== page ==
We all love a bit of Dowager Duchess and Isobel Crawley sparring. The snippy exchanges between the two ladies, played by Maggie Smith and Penelope Wilton, have delighted Downton Abbey viewers throughout the run of the drama.
Who can forget the time Mrs Crawley offered the Dowager a metal implement “to crack your nuts” or the time the aristocrat got one over on her rival in this moment….
But now, as the show reaches its conclusion, writer Julian Fellowes has decided to match up the two great characters in…what? A saga about a Cottage Hospital, no less.
Are you with the Countess who desires things to remain as they are? Or are you with Mrs C who wants the hospital to merge with its larger neighbour – the Royal Yorkshire – to improve medical care for the locals.
To be perfectly frank, I find it hard to care. Surely there is a better way of getting these titans on screen together?
Last Sunday’s episode saw the ‘exciting’ plotline reach a climax as Lady Cora joined sides with Isobel.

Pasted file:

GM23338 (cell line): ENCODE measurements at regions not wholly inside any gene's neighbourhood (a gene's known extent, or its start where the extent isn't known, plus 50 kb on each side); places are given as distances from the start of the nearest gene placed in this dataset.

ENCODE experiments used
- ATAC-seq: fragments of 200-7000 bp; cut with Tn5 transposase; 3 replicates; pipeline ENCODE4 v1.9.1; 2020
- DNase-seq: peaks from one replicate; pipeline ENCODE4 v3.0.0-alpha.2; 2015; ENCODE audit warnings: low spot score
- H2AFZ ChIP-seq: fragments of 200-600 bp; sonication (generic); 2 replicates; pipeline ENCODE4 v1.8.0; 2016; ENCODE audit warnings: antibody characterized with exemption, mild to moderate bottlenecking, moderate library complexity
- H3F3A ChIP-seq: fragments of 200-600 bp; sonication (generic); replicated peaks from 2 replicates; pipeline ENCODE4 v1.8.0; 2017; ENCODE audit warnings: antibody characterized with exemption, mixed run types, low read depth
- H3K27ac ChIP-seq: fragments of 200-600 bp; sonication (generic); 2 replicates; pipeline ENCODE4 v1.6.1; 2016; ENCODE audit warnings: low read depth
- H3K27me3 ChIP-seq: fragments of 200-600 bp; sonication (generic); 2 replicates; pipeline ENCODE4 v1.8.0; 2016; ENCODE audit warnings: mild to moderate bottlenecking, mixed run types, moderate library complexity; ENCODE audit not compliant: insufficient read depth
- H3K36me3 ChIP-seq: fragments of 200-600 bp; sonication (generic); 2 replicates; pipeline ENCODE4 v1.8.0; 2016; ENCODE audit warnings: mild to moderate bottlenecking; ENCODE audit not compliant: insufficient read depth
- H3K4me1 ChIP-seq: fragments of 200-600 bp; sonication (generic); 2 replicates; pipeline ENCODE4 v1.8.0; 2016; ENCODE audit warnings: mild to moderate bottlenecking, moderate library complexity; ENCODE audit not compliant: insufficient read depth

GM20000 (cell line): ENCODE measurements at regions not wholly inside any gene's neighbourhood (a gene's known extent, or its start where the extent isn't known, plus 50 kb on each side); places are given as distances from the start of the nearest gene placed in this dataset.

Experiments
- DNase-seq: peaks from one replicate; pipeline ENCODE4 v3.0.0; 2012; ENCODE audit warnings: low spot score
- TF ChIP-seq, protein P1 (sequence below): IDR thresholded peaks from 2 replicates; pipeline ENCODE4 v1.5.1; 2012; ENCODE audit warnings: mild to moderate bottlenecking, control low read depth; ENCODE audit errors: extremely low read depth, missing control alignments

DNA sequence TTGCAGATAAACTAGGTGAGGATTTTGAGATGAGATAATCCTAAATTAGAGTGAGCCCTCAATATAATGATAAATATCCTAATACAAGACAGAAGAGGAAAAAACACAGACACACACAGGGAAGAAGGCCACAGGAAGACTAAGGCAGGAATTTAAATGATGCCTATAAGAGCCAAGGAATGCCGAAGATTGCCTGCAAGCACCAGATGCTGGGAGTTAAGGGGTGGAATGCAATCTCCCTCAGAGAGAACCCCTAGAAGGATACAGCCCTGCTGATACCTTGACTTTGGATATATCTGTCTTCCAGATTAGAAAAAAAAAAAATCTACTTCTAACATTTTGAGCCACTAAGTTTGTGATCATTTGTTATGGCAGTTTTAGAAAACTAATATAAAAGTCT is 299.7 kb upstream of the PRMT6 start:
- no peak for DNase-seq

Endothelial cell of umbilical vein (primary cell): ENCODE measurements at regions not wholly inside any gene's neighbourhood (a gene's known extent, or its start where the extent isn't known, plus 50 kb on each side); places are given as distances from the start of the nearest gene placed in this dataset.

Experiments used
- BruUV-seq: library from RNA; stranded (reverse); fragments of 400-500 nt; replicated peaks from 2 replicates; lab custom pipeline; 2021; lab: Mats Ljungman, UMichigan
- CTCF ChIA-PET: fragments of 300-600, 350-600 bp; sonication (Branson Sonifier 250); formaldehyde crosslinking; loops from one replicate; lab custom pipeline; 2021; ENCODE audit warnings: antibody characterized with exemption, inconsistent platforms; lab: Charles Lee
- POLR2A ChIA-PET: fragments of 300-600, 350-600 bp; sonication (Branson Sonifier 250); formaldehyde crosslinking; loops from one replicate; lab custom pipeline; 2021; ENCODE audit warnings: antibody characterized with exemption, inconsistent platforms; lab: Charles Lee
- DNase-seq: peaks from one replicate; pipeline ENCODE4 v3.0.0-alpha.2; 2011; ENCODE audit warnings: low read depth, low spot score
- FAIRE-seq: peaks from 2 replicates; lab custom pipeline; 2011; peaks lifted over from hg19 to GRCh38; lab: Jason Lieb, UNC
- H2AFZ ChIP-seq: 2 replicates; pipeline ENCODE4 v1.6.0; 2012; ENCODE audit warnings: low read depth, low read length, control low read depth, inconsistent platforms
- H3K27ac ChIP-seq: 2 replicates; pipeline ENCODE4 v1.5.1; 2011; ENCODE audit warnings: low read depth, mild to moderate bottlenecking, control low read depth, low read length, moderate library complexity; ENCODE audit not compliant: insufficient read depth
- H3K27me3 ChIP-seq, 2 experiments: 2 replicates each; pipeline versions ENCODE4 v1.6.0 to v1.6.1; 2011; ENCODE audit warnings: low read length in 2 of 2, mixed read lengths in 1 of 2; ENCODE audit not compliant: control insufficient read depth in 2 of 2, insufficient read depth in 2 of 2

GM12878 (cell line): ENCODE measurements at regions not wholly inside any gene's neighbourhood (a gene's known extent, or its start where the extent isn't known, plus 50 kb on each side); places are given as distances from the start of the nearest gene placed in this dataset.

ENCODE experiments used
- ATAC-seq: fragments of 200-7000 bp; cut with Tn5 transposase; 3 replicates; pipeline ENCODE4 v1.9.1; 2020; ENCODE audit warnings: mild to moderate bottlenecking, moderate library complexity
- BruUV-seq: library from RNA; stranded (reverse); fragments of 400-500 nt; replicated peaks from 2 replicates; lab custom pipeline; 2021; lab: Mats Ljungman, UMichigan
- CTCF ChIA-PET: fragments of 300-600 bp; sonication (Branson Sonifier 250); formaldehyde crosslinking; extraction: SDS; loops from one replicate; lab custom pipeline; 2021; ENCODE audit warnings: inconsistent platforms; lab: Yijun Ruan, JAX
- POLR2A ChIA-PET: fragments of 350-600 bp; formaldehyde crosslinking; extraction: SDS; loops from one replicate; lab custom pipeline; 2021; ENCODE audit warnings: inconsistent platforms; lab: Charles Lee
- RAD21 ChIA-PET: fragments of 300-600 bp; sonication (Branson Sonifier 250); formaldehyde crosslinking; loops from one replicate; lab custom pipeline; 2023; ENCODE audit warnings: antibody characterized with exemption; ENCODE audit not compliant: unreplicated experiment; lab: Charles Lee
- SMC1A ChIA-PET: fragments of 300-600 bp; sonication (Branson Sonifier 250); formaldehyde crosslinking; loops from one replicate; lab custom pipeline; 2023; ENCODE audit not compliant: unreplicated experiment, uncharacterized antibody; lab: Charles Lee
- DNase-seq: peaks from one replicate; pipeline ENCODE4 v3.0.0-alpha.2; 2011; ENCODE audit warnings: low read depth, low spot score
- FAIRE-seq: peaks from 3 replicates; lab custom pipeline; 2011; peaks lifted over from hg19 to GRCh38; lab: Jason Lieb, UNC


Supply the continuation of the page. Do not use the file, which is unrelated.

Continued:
In the red corner was Lord Merton (Douglas Reith), also taking the commoner’s side (but he fancies her so he doesn’t count). In the blue was Dr Clarkson (David Robb) who believed things should be kept just the way they are.
And this Sunday there will, no doubt, be more of the same.
When we think of Downton’s best moments much of it is high drama. There was the death of Mr Pamuk, the death of Matthew, the death of Lady Sybil (yes, there have been lots of deaths).
But the beauty of many of Downton’s highlights have also rested in their prosaic mundanity. The subtle little clashes of etiquette, the fondness between one servant and another, or a flash of studied fury from Carson.
Somehow Downton has got the Cottage Hospital story wrong. Understated and mundane has become dull and uninvolving.
Still, good luck to the show. I have been enjoying this series so far (even if I think it will probably have had its day come the end of autumn). But I feel sure that when its cast and production team count its awards – 10 Primetime Emmys and three Golden Globes, amongst others – you can bet it won’t be for plotlines such as this.
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